The USA has agreed to relax export restrictions on equipment for India's civil space programme and to liberalise the transfer of dual-use technology to India, writes Radhakrishna Rao.

The move is likely to boost India's already growing commercial space business. Antrix, the Bangalore-based commercial arm of the Indian Space Research Organisation (ISRO), reported revenues of Rp3 billion ($65.5 million) for the year just ended, up from Rp1 billion a year earlier, and profits of Rp300 million. US sanctions were imposed on India in the wake of its 1998 nuclear weapon tests, and ISRO was denied access to satellite components including radiation-hardened electronics.

The USA will now relax export controls under the first phase of the Next Step in Strategic Partnership initiative, agreed last week, which will expand co-operation between the two countries in the areas of civil nuclear activity, civil space programmes and high-technology trade. ISRO will be removed from the US Department of Commerce's blacklist.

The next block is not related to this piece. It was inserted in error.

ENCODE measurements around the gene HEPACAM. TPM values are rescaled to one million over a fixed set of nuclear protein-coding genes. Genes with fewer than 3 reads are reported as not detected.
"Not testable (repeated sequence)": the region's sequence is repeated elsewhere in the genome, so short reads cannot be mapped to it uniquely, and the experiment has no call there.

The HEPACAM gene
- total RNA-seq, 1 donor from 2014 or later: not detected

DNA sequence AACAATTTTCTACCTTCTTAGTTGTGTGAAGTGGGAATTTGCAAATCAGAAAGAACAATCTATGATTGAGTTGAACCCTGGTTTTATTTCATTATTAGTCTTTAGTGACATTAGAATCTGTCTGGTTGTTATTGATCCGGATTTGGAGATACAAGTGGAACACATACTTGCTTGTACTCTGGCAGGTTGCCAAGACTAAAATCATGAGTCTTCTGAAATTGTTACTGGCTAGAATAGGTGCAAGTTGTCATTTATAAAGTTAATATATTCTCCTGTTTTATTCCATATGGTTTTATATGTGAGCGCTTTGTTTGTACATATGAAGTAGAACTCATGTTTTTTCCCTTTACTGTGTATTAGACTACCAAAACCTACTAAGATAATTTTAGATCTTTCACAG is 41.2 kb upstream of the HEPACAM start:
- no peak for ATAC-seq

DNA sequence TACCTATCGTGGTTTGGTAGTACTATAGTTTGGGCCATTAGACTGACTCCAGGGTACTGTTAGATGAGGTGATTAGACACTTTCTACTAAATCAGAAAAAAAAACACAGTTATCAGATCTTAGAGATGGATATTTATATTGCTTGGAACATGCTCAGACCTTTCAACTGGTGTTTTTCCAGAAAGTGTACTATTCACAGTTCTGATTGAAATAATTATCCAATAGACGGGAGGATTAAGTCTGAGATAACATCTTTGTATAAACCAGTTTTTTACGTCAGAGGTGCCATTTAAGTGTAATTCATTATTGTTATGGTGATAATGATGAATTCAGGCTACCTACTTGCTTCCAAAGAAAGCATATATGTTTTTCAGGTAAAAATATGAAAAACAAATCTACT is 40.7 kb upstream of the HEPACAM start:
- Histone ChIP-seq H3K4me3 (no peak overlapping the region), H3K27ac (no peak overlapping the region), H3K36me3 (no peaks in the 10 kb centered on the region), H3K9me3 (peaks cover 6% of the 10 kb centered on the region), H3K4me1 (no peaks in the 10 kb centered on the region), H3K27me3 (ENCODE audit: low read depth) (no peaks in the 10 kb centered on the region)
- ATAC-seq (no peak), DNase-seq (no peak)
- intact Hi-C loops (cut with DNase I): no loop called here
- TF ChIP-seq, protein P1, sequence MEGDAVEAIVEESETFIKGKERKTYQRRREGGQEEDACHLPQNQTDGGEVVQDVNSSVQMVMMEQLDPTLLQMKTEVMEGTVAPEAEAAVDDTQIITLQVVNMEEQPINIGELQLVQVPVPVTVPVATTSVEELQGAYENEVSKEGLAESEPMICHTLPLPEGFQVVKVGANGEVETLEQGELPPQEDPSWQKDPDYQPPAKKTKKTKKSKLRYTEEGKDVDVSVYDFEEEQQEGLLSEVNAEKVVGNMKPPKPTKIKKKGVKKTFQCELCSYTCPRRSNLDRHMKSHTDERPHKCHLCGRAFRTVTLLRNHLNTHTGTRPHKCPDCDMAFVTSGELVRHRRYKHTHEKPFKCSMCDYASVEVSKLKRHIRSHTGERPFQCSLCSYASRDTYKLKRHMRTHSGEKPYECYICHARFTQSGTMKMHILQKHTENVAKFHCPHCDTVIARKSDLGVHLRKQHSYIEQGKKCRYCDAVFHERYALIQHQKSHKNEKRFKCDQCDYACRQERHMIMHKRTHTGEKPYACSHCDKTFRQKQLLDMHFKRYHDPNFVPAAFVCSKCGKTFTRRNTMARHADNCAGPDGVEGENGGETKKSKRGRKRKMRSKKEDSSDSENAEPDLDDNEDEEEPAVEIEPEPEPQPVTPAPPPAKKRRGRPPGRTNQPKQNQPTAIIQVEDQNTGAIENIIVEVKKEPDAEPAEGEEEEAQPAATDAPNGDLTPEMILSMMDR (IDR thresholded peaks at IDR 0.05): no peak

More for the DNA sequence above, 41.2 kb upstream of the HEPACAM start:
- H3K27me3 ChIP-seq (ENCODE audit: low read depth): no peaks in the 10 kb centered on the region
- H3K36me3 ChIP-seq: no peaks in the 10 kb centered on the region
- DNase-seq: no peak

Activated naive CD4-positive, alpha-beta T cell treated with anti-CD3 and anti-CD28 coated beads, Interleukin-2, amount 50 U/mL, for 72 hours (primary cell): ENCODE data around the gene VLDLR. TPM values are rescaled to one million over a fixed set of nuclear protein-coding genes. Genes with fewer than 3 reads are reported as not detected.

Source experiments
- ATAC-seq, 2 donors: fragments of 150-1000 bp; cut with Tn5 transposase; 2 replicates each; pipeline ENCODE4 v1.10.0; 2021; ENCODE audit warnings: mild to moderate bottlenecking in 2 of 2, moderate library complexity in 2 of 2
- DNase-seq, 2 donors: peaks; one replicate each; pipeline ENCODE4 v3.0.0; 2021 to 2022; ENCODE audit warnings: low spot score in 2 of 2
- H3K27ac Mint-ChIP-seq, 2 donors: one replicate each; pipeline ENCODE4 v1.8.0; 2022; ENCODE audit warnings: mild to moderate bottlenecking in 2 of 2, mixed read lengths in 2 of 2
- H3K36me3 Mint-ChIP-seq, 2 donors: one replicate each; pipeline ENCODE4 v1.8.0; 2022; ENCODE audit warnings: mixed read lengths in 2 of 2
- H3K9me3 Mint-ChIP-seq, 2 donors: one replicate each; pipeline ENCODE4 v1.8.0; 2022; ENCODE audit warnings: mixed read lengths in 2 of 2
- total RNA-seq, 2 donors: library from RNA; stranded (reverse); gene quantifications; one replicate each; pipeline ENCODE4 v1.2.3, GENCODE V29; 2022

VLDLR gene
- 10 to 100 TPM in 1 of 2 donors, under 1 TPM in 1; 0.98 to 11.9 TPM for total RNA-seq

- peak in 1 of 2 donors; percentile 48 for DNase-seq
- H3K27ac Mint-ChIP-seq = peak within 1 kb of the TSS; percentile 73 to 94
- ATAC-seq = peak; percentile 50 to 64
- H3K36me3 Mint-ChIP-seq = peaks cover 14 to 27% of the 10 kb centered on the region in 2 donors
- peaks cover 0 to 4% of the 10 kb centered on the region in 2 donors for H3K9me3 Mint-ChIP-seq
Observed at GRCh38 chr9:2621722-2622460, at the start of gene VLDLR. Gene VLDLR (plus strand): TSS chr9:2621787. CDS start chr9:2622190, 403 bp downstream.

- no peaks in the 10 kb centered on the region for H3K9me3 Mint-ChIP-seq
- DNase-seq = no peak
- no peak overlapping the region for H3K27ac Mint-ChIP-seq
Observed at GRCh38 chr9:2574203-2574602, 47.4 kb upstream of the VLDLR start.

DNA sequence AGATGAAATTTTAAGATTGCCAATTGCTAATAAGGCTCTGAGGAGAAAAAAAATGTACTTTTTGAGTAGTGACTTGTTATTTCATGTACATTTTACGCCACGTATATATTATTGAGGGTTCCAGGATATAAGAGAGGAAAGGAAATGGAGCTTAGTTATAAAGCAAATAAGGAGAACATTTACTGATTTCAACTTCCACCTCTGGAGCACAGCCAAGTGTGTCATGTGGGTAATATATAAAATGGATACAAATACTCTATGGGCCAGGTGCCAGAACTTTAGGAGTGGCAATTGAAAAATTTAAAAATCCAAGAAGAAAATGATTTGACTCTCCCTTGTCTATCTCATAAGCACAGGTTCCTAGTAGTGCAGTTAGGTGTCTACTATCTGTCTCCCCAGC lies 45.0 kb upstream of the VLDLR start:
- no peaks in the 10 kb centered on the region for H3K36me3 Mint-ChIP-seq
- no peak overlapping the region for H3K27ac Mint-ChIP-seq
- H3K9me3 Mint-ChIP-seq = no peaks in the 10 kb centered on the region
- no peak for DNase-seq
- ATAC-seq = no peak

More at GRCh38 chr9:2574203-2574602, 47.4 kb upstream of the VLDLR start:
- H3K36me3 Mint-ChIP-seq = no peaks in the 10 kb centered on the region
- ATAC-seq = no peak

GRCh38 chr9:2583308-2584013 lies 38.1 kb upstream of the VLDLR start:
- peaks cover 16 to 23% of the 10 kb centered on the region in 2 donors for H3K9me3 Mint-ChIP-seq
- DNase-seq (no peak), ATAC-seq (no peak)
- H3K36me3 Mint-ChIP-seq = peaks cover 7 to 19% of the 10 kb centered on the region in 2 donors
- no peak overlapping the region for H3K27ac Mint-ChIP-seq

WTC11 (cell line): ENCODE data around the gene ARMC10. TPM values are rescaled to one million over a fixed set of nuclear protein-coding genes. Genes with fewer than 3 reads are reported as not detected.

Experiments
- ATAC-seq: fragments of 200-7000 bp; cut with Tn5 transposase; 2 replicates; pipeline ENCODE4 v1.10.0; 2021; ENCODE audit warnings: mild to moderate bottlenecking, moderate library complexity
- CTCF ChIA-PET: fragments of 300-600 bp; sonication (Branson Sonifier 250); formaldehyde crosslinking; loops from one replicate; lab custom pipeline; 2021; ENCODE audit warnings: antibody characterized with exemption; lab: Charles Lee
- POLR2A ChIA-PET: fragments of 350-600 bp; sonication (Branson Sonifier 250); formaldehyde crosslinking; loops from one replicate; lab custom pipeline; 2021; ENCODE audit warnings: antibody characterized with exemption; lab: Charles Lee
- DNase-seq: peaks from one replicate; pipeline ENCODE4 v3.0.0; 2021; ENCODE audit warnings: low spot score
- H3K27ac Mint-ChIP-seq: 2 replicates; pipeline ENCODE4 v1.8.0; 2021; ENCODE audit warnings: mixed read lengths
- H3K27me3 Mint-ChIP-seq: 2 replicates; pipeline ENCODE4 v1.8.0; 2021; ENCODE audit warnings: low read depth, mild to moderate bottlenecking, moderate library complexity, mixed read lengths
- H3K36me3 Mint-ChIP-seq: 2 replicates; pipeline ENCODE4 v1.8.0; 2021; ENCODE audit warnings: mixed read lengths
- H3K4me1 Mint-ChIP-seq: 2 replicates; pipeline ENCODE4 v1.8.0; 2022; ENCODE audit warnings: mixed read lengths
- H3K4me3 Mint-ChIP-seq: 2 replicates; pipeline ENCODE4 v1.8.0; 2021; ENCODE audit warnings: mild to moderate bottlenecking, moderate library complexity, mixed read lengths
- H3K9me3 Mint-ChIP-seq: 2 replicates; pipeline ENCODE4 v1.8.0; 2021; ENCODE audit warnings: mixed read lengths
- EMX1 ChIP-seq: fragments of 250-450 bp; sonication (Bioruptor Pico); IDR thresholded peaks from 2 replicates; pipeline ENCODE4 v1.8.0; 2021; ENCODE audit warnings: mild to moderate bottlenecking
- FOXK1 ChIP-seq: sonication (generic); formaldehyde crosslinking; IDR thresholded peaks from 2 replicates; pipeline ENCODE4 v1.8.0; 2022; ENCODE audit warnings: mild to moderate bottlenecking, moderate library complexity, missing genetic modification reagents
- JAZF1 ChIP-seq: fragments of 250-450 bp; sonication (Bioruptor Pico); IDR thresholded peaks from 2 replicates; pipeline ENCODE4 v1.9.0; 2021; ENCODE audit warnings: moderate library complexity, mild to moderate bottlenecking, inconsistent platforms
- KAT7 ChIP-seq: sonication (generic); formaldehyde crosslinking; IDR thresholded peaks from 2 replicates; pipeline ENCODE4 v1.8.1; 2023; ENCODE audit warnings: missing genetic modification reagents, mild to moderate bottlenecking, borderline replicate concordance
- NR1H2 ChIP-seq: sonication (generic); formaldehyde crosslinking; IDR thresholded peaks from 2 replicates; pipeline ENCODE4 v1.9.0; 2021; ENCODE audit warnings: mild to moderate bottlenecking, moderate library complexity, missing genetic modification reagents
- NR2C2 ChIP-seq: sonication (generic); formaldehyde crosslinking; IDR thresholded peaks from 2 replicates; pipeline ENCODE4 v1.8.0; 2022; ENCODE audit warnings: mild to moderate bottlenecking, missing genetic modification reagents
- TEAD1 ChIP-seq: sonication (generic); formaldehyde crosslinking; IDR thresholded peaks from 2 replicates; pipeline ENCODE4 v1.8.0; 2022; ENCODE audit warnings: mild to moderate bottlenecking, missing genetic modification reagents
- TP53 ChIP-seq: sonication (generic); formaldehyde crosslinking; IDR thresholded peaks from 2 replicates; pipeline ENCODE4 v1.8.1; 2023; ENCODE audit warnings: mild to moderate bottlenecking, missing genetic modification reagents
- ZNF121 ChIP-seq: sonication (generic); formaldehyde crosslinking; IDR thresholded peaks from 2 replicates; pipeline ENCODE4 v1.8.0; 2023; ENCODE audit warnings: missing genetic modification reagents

India and the USA have also agreed to expand talks on co-operation on ballistic-missile defence. India's commercial space business is already growing, with the country's IRS series of satellites capturing 15% of the international market of Earth-resources data.

Antrix's launch business is also picking up. Using the indigenously developed Polar Satellite Launch Vehicle, India has launched satellites for Belgium, Denmark and South Korea. It has a $10 million European Union contract to launch an Italian-built satellite and has just signed a deal to launch the Tubsat piggyback payload for Indonesian space agency Lapan.

Source: Flight International